Top critical review
A memoir of gay sex and political persecution, with a bit too much of the former
on 19 April 2016
I read this book because I was visiting Cuba and wanted to know what life was like under the Communist regime there. This autobiography describes how Reinaldo Arenas is persecuted for being both gay and a critic of the government. Unable to publish his work in Cuba he infuriates the regime by having them smuggled out of the country and published in France. As a result he is arrested, forced to sign a recantation of all his beliefs, then sent to prison, whose squalid conditions he describes in some detail. But more than that he describes what life is like for a writer who is out of favour and thus unable to get a job: grinding poverty, government surveillance, betrayal by friends who are government informers, the constant search for somewhere to hide his banned manuscripts, and for friends that he can trust. The book made me aware of the moral compromises I was making in going to Cuba and thereby providing an oppressive autocracy with hard currency. That said, it is a story of a life lived to the full and is populated with colourful characters and unlikely situations that make it an entertaining read.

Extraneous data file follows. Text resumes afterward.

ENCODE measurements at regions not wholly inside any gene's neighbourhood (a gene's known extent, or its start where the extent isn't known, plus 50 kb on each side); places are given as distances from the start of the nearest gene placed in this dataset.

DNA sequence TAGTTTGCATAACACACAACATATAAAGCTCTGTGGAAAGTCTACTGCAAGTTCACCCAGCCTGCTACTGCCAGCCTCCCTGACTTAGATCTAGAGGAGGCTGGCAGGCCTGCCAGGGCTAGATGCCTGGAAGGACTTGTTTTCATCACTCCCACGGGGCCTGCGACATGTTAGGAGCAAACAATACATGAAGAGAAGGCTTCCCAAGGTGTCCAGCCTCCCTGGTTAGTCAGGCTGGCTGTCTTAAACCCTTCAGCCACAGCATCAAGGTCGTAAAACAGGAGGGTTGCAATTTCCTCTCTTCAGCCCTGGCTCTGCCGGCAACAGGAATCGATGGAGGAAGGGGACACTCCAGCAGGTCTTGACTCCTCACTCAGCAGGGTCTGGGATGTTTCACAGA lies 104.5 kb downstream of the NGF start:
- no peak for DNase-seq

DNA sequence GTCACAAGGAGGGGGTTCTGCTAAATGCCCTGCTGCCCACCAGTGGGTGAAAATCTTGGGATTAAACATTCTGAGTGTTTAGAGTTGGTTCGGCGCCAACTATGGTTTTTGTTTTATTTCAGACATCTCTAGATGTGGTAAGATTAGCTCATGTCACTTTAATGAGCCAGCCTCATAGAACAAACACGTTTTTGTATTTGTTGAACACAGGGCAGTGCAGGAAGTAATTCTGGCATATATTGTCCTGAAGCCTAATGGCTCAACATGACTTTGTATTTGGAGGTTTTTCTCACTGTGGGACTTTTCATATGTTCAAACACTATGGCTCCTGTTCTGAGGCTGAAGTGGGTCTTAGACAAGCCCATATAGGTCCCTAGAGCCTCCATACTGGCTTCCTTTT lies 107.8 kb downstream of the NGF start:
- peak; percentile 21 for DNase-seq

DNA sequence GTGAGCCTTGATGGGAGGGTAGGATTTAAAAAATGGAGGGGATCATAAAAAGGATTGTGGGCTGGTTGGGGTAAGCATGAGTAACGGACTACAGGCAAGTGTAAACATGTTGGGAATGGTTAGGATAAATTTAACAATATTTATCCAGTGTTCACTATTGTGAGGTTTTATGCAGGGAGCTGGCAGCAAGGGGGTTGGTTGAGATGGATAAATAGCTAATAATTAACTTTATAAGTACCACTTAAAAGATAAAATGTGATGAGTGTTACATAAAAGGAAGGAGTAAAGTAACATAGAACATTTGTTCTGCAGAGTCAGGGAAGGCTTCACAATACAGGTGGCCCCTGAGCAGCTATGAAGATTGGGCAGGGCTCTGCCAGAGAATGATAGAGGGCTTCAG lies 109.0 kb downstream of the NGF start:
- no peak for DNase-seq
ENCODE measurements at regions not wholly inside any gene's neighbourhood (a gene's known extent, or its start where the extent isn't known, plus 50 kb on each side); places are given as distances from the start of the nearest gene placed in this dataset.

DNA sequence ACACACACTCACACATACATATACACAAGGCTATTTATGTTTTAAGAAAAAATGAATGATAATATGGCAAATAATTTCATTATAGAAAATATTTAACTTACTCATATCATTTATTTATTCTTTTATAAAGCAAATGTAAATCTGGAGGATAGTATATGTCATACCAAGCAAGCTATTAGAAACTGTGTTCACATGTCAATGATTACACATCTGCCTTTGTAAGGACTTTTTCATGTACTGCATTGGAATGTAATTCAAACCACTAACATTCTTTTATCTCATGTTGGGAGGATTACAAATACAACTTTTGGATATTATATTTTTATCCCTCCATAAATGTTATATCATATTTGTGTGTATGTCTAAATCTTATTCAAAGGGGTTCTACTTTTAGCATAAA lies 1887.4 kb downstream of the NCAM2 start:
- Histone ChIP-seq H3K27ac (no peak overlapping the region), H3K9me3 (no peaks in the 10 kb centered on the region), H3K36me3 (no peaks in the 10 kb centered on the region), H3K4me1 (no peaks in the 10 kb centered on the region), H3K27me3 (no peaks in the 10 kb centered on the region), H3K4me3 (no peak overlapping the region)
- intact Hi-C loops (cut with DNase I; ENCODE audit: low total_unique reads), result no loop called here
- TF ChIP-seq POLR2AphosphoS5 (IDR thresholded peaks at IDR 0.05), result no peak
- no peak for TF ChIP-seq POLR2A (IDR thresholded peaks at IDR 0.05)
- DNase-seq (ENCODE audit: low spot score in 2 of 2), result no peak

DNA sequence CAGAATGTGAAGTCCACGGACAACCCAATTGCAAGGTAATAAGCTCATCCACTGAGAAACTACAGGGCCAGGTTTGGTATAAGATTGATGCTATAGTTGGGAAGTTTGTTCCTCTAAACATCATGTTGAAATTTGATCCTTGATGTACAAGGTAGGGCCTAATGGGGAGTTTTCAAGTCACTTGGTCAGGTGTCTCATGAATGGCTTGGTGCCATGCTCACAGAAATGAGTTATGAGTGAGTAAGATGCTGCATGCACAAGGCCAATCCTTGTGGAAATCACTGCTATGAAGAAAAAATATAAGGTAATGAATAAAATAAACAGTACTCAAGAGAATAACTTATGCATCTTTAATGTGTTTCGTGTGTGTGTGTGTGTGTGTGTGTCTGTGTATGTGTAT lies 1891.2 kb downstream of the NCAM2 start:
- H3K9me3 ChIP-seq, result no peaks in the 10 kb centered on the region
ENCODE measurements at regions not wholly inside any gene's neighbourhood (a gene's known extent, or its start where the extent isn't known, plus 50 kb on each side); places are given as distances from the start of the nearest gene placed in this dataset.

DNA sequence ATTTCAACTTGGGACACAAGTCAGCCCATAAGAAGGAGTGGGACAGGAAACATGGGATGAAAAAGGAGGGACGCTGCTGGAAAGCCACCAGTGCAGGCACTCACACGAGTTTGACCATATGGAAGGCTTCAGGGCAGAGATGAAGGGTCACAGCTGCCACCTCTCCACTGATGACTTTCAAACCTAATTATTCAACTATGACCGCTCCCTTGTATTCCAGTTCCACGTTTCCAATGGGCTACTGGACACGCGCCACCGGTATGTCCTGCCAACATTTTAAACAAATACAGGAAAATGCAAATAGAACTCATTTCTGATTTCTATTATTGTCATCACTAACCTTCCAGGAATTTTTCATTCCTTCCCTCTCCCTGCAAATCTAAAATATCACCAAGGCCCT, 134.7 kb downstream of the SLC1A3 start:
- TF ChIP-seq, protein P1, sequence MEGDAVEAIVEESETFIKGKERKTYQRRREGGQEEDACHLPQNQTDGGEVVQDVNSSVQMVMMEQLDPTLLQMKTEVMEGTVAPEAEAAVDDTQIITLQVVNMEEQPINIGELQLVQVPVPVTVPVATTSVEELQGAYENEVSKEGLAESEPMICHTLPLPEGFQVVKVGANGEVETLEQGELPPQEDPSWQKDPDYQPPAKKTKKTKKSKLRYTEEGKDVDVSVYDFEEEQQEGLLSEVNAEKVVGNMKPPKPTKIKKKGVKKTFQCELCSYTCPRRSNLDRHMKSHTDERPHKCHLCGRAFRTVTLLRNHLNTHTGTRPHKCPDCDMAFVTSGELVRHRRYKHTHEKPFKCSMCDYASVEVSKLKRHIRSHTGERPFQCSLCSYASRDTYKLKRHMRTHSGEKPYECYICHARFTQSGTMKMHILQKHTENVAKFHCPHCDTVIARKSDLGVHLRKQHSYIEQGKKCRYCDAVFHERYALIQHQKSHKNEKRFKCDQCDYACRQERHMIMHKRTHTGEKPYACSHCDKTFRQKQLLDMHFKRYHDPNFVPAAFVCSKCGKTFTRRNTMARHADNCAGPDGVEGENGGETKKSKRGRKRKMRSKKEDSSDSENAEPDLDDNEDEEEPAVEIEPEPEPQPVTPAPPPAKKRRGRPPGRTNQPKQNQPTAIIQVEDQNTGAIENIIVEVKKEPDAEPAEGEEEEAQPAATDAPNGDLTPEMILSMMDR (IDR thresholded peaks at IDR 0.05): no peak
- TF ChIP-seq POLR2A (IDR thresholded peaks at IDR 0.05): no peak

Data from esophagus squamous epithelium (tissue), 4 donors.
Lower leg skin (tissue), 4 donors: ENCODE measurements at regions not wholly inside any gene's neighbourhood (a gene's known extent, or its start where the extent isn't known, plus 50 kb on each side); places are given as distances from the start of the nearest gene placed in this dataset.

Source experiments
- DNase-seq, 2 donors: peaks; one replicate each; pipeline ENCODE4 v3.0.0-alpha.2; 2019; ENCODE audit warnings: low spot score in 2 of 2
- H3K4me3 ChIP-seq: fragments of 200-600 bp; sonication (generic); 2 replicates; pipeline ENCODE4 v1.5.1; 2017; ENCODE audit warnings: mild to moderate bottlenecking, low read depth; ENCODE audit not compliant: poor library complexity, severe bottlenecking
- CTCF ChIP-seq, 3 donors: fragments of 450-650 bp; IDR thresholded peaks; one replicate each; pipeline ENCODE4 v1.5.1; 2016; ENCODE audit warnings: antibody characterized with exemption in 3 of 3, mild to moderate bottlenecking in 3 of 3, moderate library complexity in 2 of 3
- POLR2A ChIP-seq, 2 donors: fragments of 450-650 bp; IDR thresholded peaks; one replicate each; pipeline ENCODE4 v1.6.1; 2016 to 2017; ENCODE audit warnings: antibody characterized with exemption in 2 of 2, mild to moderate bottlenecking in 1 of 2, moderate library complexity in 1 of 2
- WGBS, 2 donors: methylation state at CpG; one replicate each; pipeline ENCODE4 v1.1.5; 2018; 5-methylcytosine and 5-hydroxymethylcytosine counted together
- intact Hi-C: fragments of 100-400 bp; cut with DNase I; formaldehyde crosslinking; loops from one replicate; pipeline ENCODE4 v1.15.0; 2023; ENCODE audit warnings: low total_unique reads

Why then only 3 stars? Because, it was not what I expected. Arenas was clearly a very highly sexed man, and 40-50% of the book is a history of his gay sexual encounters, which, although amusing in places, quickly became tiresome. Another 10-20% consists of character studies of Cuban writers that you have probably never heard of (I hadn't), leaving just 40-50% about the rest of his life which was the part I was primarily interested in. He also comes across as slightly unhinged. It is a life that I would prefer to read about than to have lived.